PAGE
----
The Diffusion and Usage of Digital Tools in the Information Environment of Small Holder Farmers

Csótó, Mihály

Keywords: information and communication technology, transaction cost, information sources, personal information space, user groups, Q10, Q12, Q16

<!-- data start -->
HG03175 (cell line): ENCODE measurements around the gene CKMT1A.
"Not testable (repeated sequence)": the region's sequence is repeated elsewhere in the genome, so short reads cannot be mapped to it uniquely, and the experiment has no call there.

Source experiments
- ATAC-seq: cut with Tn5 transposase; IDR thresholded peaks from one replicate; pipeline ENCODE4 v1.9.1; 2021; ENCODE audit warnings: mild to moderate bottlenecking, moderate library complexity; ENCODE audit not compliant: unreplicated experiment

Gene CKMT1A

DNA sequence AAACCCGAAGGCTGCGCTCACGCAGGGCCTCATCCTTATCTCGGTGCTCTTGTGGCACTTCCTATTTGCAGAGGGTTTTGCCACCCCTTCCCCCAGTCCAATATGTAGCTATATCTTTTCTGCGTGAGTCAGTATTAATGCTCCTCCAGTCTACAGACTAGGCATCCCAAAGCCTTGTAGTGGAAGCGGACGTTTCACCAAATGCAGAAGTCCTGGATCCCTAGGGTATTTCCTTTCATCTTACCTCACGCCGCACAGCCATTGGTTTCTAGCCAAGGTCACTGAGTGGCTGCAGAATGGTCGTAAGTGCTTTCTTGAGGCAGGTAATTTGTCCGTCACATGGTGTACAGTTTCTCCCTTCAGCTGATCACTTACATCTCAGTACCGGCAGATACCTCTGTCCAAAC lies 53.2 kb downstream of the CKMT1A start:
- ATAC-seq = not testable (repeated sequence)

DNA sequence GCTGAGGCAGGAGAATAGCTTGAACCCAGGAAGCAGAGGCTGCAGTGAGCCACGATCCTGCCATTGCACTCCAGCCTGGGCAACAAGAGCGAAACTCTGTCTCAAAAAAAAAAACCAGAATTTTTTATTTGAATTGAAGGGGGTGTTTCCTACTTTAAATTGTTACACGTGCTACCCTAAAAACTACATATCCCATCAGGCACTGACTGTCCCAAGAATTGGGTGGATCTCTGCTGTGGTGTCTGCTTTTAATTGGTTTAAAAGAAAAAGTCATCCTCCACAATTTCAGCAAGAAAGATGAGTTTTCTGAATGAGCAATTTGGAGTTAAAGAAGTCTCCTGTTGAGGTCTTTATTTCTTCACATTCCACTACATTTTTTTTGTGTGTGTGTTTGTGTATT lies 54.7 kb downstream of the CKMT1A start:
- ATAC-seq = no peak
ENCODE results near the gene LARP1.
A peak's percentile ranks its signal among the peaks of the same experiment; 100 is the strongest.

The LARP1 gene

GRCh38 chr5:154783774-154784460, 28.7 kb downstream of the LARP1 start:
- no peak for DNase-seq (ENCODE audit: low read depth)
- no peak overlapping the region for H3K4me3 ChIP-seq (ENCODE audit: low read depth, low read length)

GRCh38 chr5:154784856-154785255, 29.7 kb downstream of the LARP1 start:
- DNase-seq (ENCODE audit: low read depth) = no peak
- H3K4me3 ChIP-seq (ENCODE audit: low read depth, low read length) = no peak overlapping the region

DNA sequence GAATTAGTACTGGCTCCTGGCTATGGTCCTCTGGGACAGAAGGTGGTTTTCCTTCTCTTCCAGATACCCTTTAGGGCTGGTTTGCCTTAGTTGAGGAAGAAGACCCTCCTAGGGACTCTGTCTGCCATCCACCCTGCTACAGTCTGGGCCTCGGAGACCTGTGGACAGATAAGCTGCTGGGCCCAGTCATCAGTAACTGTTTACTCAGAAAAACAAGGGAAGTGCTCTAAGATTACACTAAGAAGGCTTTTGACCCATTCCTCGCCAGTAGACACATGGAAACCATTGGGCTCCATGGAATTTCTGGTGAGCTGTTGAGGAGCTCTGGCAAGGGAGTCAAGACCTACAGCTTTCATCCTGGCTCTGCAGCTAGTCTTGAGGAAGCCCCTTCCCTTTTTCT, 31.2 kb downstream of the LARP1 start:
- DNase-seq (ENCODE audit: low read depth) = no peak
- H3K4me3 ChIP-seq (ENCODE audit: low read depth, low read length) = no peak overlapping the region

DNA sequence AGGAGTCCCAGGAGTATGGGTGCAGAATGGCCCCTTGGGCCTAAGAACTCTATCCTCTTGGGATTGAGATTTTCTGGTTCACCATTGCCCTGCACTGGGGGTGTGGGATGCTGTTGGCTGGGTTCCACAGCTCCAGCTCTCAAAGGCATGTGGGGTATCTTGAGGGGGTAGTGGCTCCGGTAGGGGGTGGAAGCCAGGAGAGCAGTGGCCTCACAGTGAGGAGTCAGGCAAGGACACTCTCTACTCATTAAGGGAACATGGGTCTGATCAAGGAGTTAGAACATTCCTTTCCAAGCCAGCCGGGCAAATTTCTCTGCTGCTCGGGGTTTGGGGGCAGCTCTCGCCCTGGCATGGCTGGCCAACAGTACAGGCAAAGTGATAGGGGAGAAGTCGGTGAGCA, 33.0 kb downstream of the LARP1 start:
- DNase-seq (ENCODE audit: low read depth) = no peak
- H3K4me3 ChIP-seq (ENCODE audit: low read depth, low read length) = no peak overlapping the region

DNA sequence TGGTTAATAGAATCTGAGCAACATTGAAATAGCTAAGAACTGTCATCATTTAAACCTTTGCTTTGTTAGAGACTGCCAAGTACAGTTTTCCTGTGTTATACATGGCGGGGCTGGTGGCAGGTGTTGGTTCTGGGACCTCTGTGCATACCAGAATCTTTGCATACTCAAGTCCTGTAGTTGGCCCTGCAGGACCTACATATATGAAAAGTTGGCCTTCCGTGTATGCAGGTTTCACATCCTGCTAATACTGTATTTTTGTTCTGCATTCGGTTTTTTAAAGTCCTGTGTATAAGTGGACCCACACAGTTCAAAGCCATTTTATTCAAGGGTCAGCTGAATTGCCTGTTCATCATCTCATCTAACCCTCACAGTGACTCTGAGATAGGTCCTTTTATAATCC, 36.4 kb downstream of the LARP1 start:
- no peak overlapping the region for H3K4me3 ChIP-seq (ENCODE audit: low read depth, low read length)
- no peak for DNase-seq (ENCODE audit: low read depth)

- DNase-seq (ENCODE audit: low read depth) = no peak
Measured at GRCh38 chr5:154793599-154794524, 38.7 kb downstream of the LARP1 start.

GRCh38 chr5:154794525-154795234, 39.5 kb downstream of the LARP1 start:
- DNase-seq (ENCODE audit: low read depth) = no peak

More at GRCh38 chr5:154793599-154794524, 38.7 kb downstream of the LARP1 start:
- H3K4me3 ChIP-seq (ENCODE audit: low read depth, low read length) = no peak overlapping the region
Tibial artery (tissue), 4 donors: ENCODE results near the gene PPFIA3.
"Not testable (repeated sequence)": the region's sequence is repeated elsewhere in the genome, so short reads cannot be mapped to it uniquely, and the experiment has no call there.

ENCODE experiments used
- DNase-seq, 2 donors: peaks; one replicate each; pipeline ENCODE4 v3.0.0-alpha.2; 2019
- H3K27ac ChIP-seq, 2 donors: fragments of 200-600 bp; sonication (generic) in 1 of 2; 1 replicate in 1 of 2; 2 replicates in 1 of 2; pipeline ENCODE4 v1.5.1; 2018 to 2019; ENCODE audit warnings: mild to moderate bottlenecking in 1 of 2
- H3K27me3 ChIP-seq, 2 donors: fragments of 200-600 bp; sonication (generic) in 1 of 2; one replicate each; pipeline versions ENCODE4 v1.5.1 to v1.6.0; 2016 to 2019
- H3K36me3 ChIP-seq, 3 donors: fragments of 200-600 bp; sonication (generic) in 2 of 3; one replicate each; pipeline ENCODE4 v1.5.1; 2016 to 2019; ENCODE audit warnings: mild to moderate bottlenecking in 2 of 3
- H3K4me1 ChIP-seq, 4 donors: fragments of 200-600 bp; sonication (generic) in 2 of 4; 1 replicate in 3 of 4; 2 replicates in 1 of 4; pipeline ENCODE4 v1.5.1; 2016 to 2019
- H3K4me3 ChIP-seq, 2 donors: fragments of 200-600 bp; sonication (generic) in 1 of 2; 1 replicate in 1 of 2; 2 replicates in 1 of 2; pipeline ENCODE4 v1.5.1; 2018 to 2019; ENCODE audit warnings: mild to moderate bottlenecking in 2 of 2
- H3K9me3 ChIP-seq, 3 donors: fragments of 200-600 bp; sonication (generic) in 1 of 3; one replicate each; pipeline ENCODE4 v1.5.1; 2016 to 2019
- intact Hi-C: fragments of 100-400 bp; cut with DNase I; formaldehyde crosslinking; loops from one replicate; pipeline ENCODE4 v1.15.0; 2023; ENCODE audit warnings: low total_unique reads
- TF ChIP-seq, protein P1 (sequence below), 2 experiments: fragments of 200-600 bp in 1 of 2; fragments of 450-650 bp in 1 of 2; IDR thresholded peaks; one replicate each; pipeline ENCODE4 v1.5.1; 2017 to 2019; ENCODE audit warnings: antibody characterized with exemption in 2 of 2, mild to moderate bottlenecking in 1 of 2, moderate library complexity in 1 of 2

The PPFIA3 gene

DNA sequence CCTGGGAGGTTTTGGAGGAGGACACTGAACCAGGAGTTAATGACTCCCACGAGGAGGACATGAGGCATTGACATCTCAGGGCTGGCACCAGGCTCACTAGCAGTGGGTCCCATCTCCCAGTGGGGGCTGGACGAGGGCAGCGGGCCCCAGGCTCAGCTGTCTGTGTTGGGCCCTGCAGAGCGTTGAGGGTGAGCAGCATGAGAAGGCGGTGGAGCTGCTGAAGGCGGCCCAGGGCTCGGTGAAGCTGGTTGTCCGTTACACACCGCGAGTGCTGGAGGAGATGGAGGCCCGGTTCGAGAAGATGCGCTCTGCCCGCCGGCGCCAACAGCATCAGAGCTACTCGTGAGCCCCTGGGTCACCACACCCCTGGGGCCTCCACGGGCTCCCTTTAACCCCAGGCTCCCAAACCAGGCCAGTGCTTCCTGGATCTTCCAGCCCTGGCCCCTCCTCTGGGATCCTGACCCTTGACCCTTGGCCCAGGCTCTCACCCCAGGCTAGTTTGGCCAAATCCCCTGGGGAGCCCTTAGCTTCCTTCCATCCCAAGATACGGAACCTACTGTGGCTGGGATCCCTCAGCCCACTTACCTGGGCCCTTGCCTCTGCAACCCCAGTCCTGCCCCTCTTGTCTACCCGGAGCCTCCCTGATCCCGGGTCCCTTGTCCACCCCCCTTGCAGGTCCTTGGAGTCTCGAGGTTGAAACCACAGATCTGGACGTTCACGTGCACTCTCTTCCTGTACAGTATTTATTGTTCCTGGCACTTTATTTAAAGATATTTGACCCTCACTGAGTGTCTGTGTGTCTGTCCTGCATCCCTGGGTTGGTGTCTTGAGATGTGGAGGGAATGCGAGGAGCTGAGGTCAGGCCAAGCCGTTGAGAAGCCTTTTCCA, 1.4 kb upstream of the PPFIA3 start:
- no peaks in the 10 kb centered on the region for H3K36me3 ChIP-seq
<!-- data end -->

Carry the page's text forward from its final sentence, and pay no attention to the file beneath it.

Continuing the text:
The impact of the information society on agriculture and rural areas is indisputable. The aim of this paper is to investigate the impact of ICT innovations on agriculture, especially for small farmers: what role do these innovations play in production and in farm management and how do farmers adopt and use these technologies in the light of their existing information environment? Based on the results of the questionnaire survey it can be concluded that the general-purpose ICT use of farmers in Hajdú-Bihar county accords with the average for the Hungarian population, so the adaptation pattern of farmers for general-purpose ICT (computers, Internet, smartphones) as well as the diffusion of these technologies corresponds to the values measured for the adult Hungarian population, showing no significant diversion from those. It was also shown that farmers have different preferences in regard to using sources, based on which they can be divided into distinct categories, while the information space that results from their choices of these sources gives a clear clue to ICT adaptation. ‘Analytically-minded’ farmers practically already base their farm management activities on ICT; they actively gather information, use online transaction services and are open to using agricultural software. One quarter of farmers (‘information accumulators’) practically use ICT to the same extent as the above-mentioned group, although they are still lagging behind in regard to agricultural ICT use, mainly because of their deficiencies in ICT knowledge and self-confidence, as well as a lack of an analytical way of thinking. These factors enhance one another and result in a kind of ‘secondary agricultural digital divide’. More than one third of farmers (‘the isolated ones’) have no openness to ICT innovations, they do not adapt to these technologies whatsoever or, even if they do, they do not exploit the potential benefits inherent in them – e.g. the numerous groups of farmers who only use their mobile phones for conversations. The members of group 3 are typically closed to innovations, have little knowledge of ICT, nor do they see its benefits; consequently, ICT does not match their management style. Attention should be paid to the unique characteristics of these groups in order to communicate with them effectively and to develop and implement successful services and applications for them.